RSS is used to distribute packets over CPU cores using a hashing function – either with support in the hardware which offloads the hashing for you, or in software. The idea is to take as input the TCP 4-tuple (source address, source port, destination address, destination port) of a packet, hash this input using an in-kernel defined key, and selecting the resulting values’ LSB as an index into a user-configurable indirection table. The indirection table is loaded into the hardware during boot and is used by the NIC to decide which CPU to interrupt with a given packet. All of this allows packets of the same origin/destination (a.k.a. flows) to be queued consistently on the same CPU.
By default, RSS will be disabled since it’s impact is quite far reaching.
Only enable this feature if you’re interested in testing it and seeing if it will increase your throughput under high load – such as when using IDS/IPS.
Since we do not have every type of hardware available – nor the time to test all of them, no guarantee is given that a NIC driver will properly handle the kernel implementation or is even capable of using it.
The implementation of RSS is coupled with PCBGROUP – an implementation which introduces notions of CPU affinity for connections. While the latter will be of lesser importance for OPNsense, since it specifically applies to connections built up in userland using sockets (which is relevant to servers, not middleboxes), the idea of distributing work on a lower level with hardware support provides a myriad of benefits.
Network card / driver¶
Assuming you are using a modern NIC which supports multiple hardware queues and RSS, the configuration of a NIC will decide how and on which queue packets arrive on your system. This is also hardware dependent and will not be the same on every NIC. Should your driver support the option to enable/disable RSS, a sysctl tunable will be available.
It is possible for a NIC to perform RSS without being able to configure it. Should you wish to know if it can be enabled/disabled:
sysctl -a | grep rss
should show any drivers exposing the option via a tunable.
It is also possible that a driver does not expose this ability to the user, in which case you’d want to look up whether the NIC/driver supports RSS at all using online datasheets or a simple google search. For example, igb enables RSS by default, but does not reflect this in any configuration parameter. However, since it uses multiple queues:
# dmesg | grep vectors
igb0: Using MSI-X interrupts with 5 vectors
igb1: Using MSI-X interrupts with 5 vectors
igb2: Using MSI-X interrupts with 5 vectors
igb3: Using MSI-X interrupts with 5 vectors
It will most likely have some form of packet filtering to distribute packets over the hardware queues. In fact, igb does RSS by default.
For most NICs, RSS is the primary method of deciding which CPU to interrupt with a packet. NICs that do not implement any other type of filter and whose RSS feature is missing or turned off, will most likely interrupt only CPU 0 at all times – which will reduce potential throughput due to cache line migrations and lock contention. Please keep system-wide RSS disabled if this is the case.
The last but not least thing to consider is the fact that driver support with the in-kernel implementation of RSS is a must. Proper driver support will ensure the correct key and indirection table being set in hardware. Drivers which support RSS according to the source code (but mostly untested):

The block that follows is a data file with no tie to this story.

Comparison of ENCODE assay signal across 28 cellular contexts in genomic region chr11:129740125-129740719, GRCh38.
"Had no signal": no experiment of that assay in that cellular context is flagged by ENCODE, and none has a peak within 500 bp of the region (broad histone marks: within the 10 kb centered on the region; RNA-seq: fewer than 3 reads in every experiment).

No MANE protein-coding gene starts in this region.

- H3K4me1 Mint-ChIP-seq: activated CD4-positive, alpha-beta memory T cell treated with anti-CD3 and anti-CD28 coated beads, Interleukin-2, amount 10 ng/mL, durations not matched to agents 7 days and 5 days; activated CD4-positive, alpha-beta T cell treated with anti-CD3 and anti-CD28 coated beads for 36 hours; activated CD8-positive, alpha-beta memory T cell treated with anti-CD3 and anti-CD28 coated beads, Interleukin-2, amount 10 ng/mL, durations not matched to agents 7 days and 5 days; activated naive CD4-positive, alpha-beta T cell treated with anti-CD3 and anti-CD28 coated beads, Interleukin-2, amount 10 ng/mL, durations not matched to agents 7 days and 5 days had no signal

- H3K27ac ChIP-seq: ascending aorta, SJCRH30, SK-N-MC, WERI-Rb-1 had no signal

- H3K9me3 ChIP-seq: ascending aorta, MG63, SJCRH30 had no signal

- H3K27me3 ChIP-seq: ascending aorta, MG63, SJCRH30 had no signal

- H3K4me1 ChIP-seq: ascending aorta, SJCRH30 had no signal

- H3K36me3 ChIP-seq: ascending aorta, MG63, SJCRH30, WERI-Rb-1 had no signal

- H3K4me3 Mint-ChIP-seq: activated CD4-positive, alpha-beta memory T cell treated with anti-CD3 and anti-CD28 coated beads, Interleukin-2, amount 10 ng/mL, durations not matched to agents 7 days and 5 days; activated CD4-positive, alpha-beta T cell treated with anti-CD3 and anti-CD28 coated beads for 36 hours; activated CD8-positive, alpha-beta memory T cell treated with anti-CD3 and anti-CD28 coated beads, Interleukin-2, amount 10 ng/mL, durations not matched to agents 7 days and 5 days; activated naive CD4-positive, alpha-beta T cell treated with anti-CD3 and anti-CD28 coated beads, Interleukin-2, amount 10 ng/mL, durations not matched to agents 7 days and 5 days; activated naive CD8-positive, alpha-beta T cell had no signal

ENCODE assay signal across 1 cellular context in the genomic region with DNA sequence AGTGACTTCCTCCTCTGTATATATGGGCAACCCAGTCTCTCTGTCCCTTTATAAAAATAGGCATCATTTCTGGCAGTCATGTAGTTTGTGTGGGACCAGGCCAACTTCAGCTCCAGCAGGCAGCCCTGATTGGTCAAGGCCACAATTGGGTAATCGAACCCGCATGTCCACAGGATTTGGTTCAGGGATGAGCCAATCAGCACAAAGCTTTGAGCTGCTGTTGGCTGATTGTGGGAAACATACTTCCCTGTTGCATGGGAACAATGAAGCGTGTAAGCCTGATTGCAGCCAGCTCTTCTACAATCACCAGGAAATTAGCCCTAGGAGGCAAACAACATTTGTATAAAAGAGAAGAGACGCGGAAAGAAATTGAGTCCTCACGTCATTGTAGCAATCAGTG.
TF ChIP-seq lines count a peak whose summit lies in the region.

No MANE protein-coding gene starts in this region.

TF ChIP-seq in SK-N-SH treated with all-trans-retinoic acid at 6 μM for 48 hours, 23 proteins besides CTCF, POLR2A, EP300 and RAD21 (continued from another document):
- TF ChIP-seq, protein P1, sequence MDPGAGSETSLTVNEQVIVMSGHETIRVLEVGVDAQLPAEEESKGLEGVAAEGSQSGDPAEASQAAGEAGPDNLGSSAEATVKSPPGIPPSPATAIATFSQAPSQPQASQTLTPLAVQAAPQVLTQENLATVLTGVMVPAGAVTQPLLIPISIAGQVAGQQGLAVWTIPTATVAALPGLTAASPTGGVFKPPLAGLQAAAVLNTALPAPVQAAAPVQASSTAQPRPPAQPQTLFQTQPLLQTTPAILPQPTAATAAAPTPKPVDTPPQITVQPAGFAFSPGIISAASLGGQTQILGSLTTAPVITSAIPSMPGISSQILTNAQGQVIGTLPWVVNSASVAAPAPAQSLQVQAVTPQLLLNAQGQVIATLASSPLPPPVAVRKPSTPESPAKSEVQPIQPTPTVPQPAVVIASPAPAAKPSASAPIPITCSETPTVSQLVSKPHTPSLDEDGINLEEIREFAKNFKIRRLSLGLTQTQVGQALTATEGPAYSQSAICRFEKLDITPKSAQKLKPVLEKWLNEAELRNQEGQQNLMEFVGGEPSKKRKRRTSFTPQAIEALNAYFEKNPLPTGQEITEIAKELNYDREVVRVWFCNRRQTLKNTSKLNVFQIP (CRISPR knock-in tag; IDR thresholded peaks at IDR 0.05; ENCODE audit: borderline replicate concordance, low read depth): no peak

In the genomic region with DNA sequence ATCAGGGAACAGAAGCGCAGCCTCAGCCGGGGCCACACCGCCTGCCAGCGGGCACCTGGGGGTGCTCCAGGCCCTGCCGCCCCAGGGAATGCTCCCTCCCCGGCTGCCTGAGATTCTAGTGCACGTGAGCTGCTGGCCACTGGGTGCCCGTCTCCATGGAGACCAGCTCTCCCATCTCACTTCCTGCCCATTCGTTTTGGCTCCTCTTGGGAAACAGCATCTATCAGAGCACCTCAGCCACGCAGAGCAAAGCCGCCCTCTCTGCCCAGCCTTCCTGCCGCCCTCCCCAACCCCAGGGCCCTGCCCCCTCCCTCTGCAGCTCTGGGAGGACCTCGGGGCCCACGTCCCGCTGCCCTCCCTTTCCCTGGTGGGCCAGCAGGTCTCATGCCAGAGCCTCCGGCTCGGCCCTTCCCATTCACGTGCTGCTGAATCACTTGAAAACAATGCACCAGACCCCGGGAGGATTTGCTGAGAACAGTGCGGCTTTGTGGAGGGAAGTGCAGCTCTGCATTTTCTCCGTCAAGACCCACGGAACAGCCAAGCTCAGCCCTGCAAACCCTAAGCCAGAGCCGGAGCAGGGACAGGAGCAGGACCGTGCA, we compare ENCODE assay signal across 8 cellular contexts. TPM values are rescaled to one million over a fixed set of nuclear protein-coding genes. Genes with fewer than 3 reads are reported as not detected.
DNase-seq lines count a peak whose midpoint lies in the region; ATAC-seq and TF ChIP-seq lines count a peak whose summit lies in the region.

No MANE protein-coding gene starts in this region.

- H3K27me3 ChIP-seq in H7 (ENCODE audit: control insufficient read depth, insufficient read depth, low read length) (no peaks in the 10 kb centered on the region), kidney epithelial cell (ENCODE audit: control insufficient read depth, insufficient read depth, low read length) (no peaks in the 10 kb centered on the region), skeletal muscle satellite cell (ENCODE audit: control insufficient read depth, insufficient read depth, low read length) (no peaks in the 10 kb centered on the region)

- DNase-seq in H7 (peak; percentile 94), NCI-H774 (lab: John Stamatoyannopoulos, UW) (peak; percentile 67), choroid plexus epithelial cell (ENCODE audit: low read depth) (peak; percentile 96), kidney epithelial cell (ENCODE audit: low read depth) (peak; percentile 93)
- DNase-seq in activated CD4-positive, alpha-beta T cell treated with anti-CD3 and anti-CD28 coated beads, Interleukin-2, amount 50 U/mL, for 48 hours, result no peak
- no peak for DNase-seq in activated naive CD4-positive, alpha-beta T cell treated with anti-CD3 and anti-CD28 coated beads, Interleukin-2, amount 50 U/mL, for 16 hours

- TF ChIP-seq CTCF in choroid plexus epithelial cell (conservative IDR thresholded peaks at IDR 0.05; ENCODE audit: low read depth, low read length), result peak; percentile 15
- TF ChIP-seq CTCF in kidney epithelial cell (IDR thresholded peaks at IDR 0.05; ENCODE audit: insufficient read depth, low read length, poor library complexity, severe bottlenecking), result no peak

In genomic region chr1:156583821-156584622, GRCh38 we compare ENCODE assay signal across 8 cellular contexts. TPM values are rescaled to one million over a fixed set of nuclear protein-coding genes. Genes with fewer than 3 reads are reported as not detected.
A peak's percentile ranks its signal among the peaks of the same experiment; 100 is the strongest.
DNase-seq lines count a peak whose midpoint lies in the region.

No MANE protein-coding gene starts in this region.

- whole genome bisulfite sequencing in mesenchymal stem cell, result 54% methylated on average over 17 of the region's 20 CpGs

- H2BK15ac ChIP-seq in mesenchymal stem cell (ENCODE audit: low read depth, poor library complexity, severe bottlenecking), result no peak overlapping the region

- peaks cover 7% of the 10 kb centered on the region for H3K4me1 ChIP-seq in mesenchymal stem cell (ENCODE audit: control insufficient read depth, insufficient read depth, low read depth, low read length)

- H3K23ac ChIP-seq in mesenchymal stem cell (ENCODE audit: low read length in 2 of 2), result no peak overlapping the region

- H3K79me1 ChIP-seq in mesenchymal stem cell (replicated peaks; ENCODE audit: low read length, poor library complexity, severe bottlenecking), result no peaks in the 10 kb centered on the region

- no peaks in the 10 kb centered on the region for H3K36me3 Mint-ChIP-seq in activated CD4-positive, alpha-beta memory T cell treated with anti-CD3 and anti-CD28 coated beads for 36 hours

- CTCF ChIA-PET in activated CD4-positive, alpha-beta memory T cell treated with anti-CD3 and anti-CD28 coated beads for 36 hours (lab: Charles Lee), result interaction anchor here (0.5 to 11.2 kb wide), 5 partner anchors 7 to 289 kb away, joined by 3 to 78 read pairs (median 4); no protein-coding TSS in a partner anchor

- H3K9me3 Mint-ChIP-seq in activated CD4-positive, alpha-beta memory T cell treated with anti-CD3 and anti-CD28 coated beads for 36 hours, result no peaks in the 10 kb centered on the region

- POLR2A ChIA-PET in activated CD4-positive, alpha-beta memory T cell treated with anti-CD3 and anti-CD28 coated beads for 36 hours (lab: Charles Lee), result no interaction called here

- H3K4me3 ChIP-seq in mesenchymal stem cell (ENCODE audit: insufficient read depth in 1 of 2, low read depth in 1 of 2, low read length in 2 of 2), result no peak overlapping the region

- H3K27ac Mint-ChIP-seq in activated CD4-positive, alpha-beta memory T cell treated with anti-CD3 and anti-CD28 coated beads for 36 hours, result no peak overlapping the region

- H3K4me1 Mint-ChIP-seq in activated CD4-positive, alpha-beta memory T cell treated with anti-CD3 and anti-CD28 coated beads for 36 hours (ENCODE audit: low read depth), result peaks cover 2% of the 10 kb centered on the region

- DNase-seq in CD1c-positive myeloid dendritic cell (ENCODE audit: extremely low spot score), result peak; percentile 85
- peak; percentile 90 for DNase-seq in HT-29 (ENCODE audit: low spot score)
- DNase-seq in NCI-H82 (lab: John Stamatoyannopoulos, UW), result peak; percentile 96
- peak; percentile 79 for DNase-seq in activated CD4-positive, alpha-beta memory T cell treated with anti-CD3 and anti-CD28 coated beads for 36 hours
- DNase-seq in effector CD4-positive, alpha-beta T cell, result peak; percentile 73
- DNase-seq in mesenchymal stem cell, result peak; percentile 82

igb -> tested & working
axgbe -> tested & working
Internally, FreeBSD uses netisr as an abstraction layer for dispatching packets to the upper protocols. Within the implementation, the default setting is to restrict packet processing to one thread only. Since RSS now provides a way to keep flows local to a CPU, the following sysctls should be set in :
net.isr.bindthreads = 1
net.isr.maxthreads = -1
The first option causes threads to be bound to a CPU, the next one assigns a workstream to each core available.
Furthermore, the RSS implementation also provides a few necessary sysctls:
net.inet.rss.enabled = 1
Makes sure RSS is enabled. This is disabled by default to prevent regressions on NICs that do not properly implement the RSS interface.
net.inet.rss.bits = X
This one is dependent on the amount of cores you have. By default the amount of bits here represent the amount of cores x 2 in binary. This is done on purpose to provide load-balancing, though there is no current implementation for this so we recommend setting this value to the amount of bits representing the number of CPU cores. This means we use the following values:
for 4-core systems, use ‘2’
for 8-core systems, use ‘3’
for 16-core systems, use ‘4’
Remember to reboot the machine after changing
net.inet.rss.enabled as this option can only be set during boot.
If RSS is enabled with the ‘enabled’ sysctl, the packet dispatching policy will move from ‘direct’ to ‘hybrid’. This will directly dispatch a packet on the current context when allowed, otherwise it will queue the packet on the bound CPU on which it came in on. Please note that this will increase the interrupt load as seen in ‘top -P’. This simply means that packets are being processed with the highest priority in the CPU scheduler - it does not mean the CPU is under more load than normal.
The correct working of netisr can be verified by running:
Note regarding IPS¶
When Suricata is running in IPS mode, Netmap is utilized to fetch packets off the line for inspection. By default, OPNsense has configured Suricata in such a way that the packet which has passed inspection will be re-injected into the host networking stack for routing/firewalling purposes. The current Suricata/Netmap implementation limits this re-injection to one thread only. Work is underway to address this issue since the new Netmap API (V14+) is now capable of increasing this thread count. Until then, no benefit is gained from RSS when using IPS.